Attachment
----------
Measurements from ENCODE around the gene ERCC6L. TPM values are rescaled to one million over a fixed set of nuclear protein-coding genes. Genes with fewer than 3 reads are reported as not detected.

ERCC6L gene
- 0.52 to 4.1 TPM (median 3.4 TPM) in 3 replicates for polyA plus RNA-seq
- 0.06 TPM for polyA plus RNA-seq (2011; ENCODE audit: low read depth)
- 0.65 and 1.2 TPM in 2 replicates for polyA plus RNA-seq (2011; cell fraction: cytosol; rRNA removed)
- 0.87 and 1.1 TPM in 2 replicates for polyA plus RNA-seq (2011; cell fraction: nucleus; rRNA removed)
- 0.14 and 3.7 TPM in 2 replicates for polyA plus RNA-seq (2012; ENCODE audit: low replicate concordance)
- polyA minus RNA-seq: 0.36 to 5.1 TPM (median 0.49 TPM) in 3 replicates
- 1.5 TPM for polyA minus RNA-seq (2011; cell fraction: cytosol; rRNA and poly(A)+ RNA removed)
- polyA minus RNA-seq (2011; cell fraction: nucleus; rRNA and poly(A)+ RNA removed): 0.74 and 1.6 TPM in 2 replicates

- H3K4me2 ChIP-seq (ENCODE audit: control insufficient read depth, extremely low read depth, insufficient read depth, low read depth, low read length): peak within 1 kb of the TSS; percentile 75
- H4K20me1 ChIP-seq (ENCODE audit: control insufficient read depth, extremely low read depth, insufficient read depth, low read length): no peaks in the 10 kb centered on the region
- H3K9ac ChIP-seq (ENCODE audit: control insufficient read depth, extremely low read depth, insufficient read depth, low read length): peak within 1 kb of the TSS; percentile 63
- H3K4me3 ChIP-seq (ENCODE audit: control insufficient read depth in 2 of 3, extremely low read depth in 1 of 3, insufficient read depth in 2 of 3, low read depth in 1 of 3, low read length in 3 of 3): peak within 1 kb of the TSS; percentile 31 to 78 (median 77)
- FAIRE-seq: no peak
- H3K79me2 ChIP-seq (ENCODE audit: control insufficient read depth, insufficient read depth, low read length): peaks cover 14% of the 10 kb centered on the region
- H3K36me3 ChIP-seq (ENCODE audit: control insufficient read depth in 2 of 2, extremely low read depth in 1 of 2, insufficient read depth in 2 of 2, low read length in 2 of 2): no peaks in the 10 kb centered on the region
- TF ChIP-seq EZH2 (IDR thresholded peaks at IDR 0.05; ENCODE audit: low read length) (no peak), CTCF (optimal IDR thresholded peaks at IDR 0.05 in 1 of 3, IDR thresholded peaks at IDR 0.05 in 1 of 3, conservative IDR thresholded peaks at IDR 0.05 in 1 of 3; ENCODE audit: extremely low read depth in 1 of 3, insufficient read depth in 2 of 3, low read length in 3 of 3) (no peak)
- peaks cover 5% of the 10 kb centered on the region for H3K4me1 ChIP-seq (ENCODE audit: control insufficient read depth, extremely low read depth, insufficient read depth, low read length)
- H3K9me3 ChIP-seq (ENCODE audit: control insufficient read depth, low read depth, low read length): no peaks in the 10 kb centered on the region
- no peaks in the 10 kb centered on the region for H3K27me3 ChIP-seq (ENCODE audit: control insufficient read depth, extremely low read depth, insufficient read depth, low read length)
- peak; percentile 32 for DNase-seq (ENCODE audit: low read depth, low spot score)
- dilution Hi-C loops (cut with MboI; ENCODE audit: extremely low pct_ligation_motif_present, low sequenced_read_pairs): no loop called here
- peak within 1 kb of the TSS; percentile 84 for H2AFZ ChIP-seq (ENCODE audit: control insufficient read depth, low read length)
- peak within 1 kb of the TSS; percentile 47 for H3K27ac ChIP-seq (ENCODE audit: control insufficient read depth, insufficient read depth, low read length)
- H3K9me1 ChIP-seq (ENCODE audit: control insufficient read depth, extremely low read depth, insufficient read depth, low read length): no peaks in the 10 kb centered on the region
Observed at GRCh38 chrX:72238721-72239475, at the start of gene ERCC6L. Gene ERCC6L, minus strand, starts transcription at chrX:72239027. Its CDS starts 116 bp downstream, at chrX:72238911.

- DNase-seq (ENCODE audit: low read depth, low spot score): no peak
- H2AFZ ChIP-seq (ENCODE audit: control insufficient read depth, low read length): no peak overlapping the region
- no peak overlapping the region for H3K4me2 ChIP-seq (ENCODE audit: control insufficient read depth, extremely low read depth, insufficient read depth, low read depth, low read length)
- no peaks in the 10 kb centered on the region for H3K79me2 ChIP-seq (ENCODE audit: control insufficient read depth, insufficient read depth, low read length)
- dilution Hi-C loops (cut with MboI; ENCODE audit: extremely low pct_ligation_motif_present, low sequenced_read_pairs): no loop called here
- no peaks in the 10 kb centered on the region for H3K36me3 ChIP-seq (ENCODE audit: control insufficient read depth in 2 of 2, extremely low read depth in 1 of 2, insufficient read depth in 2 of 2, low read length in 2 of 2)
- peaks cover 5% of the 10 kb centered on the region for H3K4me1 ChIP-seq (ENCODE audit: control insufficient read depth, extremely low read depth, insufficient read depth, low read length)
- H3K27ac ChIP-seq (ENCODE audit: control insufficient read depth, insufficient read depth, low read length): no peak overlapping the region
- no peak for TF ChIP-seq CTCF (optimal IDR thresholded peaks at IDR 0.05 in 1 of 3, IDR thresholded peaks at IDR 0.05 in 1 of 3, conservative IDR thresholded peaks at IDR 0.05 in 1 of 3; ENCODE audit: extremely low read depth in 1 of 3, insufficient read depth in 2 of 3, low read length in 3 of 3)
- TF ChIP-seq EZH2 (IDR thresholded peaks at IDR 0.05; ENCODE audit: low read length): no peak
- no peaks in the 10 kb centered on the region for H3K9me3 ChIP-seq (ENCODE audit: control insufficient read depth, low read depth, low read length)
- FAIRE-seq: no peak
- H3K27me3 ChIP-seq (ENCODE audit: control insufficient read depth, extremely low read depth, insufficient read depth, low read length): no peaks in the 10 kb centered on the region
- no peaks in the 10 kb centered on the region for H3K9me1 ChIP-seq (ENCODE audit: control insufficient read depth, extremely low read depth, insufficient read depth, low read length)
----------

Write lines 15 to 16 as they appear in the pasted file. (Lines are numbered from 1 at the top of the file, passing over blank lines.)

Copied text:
- FAIRE-seq: no peak
- H3K79me2 ChIP-seq (ENCODE audit: control insufficient read depth, insufficient read depth, low read length): peaks cover 14% of the 10 kb centered on the region